I went to _______ pro/college game this weekend and got some great shots from my seats. Can I sell these from my website?
Are you nuts? Heck no you can't sell them, well at least not without getting a C&D letter followed by a lawsuit if you persist in continuing to sell them.
When do I need a release?
Anytime you sell an image which may be used in an ad or other display to attract business, other than editorial use. See undue burden above which may apply here.
Someone lifted one of my shots from my website, and is using it without permission on their website. It says right on my website "all images are the property of Rube Willoughby" or "all images are copyrighted" can I sue them or should I just send them a bill.
Did you register the images with the US Copyright Office? If not, your not standing on very firm ground. While you may own the image, legally, the law only allows for actual damages. Now if they normally pay $25 for a published picture, thats about all your going to get. No lawyer is gong to even consider taking that case.
If they are registered, the law allows for a greater amount of money. including reasonable attorney fees and court costs as well as punitive damages. I this case you will have plenty of attorneys wanting to talk with you.
Never, ever send them a bill without consulting with your attorney first. You are establishing a value to the image. What if they call you up and tell you to stick it where the sun don't shine? You call the attorney and tell him of the invoice and the amount. He may not be willing to take the case now that a value has been established by you which could limit your damage awards.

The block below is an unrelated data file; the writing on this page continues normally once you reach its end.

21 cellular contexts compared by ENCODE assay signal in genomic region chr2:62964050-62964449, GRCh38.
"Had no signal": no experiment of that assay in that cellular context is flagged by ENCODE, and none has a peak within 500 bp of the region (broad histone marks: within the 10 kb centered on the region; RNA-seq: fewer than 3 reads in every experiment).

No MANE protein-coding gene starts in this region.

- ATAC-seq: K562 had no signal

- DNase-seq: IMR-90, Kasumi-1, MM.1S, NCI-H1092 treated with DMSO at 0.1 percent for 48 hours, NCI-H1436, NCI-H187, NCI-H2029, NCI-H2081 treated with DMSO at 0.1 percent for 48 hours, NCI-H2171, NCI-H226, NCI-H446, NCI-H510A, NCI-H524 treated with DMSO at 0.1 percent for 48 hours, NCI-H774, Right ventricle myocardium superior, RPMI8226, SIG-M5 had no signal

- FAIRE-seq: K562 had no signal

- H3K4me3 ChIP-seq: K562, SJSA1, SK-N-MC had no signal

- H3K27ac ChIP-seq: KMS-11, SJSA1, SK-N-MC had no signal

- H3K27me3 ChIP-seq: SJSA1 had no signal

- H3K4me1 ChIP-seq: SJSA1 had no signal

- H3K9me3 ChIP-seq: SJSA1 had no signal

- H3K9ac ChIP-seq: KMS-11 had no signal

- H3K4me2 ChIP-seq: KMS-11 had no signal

I need legal advice.
First off, you should never, ever, ever, take legal advice from someone posting on an internet forum. Today I am an attorney, tomorrow I might be a Hollywood producer and the next day a Doctor. Soon I may be a divorce councilor, who knows?
If you are serious about photography and the business side of it, take an afternoon and get an appointment with a local IP attorney, whether you need them now or not. Usually a first consultation is free, between 30-60 minutes. Explain that you need to establish a relationship with an attorney should the need for their services arise but, you do have some questions now.
Get to know this guy/gal. Maybe some company will send you a contract to sign before you do some work for them. It makes about as much sense to you as hyroglyphics (Ancient Egyptian writing) but, it all looks good. Your attorney may take a look and say all is good. No problem, probably cost you $50-75. He may also look and say "Whoooaaaaaa. what is this? Don't sign this under any circumstances. See this phrase, 'XYZ company is released from any and all damages or claims against it or any of it's agents for any reason in regards to images sold by your name here'? Something goes wrong and you just signed away any recourse you have to come back on them in case your sued over that image." Now just think if you were told it was for an ad for a fragrance called Spring Park and was of two girls you shot last spring in the park and the actual ad was for Her Choice Condoms. How much was that $75 consultation fee really worth?
Last edited by IndyJeff : 12th of May 2005 (Thu) at 01:58.